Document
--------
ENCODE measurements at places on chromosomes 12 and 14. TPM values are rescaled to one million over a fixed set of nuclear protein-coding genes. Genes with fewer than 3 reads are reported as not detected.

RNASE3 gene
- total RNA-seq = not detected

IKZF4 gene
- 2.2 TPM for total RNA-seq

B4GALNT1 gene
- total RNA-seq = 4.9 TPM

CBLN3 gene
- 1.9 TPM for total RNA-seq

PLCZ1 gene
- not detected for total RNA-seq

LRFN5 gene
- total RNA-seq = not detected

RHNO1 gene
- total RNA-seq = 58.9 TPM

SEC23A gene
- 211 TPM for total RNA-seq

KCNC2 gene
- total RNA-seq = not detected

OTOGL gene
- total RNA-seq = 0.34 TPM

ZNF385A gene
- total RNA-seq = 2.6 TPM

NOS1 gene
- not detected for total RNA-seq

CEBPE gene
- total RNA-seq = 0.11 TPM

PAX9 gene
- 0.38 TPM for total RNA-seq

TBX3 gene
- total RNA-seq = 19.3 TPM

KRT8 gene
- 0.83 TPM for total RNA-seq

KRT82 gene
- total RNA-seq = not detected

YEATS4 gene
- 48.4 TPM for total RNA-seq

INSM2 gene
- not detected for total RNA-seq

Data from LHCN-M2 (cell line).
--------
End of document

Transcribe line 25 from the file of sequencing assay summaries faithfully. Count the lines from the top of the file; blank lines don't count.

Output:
- not detected for total RNA-seq